Delayed rupture of the spleen: traumatic pseudoaneurysms and A-V fistula

Case contributed by Dr Chris O'Donnell

Presentation

Assault 1 week prior to final presentation. Managed conservatively, now sudden onset of severe left upper quardrant pain.

Patient Data

Age: 30
Gender: Male
CT

Presentation CT - arterial and portal venous phase study

Prominent perisplenic haematoma (sentinel clot) with marked liquid blood around the liver. Multiple splenic pseudoaneurysms with an associated traumatic A-V fistula characterised by early filling of the splenic vein on the arterial phase of the study. Note leak of contrast into the left subphrenic space indicating that there is active bleeding requiring urgent treatment (in this case splenectomy).

CT

CT scan 1 week prior - at the time of initial trauma

Initial CT at the time of trauma shows a minor splenic laceration/contusion with minor sentinel clot and free blood around the liver. No contrast extravasation.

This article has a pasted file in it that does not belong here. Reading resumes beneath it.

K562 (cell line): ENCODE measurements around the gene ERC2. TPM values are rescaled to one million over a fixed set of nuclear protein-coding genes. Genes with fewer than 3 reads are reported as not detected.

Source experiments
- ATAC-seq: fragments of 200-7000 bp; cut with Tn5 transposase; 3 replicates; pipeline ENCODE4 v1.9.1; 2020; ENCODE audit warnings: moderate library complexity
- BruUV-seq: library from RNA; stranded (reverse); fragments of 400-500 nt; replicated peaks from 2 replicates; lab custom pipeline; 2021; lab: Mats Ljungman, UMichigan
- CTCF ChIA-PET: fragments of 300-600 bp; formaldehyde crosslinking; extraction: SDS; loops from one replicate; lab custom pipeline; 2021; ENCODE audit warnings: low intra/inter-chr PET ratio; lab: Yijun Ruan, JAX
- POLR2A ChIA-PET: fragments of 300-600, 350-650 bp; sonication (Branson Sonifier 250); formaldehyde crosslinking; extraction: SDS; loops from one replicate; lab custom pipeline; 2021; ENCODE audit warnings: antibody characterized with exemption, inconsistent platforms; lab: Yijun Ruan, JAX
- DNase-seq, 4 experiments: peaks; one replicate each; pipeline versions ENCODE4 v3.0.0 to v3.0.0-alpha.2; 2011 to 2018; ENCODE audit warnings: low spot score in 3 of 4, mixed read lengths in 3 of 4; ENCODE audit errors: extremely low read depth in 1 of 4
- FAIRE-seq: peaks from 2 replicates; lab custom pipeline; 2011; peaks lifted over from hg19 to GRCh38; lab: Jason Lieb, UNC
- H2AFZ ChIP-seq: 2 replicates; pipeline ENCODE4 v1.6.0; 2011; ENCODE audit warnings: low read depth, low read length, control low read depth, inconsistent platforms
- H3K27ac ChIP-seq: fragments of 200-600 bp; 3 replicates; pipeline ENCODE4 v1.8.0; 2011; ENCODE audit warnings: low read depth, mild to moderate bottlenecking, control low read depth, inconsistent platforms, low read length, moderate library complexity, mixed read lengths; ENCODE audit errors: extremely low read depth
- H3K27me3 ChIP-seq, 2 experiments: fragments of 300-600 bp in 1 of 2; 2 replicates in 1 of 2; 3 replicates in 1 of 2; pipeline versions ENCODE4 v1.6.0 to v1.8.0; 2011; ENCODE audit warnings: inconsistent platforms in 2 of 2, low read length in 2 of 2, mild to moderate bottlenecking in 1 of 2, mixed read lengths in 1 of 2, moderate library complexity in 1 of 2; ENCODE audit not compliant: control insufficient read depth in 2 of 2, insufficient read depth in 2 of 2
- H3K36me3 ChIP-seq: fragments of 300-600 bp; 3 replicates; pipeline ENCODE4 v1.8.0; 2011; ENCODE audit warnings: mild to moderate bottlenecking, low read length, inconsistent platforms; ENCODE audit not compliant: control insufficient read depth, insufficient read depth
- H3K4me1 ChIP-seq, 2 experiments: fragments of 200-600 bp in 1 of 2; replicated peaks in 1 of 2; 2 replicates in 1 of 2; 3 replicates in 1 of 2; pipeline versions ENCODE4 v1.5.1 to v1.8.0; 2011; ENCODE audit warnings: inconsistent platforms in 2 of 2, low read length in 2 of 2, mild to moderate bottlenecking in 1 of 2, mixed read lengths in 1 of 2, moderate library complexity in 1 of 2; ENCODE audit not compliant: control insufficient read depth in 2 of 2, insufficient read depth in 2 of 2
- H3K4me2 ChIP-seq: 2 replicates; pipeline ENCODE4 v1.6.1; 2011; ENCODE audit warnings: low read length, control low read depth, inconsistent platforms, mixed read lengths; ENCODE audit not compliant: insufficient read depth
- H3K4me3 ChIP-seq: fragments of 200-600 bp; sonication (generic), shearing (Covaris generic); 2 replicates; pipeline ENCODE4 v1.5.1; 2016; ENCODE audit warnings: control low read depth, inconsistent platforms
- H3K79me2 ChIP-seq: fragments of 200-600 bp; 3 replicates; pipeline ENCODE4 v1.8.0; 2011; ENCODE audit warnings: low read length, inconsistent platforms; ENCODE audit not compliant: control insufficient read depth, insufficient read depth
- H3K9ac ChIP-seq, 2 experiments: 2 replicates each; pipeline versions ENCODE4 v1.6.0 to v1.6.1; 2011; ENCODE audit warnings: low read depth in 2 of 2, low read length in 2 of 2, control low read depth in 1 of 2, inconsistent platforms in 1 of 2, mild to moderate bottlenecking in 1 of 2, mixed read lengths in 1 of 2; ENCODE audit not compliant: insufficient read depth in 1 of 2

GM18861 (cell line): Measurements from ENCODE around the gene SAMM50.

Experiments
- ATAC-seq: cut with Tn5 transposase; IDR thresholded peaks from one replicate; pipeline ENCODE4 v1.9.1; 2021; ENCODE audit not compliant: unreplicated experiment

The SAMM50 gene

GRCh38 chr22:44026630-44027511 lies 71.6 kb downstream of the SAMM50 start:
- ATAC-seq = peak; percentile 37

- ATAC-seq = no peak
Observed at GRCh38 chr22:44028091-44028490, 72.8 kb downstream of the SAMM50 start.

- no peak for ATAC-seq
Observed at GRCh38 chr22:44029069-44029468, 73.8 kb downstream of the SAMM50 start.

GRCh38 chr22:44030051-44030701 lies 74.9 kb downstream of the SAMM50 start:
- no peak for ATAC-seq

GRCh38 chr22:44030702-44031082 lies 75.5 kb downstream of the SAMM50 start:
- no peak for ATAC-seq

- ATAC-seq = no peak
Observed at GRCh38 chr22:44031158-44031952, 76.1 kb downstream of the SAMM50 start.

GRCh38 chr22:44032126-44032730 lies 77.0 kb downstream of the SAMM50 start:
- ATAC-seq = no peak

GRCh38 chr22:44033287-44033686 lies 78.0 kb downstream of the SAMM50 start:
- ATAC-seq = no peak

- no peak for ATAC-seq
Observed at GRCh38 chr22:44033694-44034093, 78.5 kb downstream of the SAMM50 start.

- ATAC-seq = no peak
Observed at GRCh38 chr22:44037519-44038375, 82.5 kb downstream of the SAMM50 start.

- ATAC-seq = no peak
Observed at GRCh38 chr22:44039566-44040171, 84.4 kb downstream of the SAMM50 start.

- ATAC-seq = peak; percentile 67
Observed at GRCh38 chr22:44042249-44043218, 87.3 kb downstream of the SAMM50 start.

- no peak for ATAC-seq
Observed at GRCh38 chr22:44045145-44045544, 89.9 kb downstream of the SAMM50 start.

Case Discussion

Delayed splenic rupture typically occurs 7-10 days following the original injury due to lysis of clot on traumatised blood vessels. Note the multiple small punctate contrast pools on arterial phase CT. This is the CT equivalent of the angiographic appearance termed 'Seurat spleen' because of a likeness to the pointillistic artwork of French impressionist Georges Seurat. There is also a traumatic A-V fistula characterised by contrast pooling and early filling of the splenic vein.

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Case information

rID: 27738
Case created: 17th Feb 2014
Last edited: 20th Nov 2015
System: Haematology
Inclusion in quiz mode: Included

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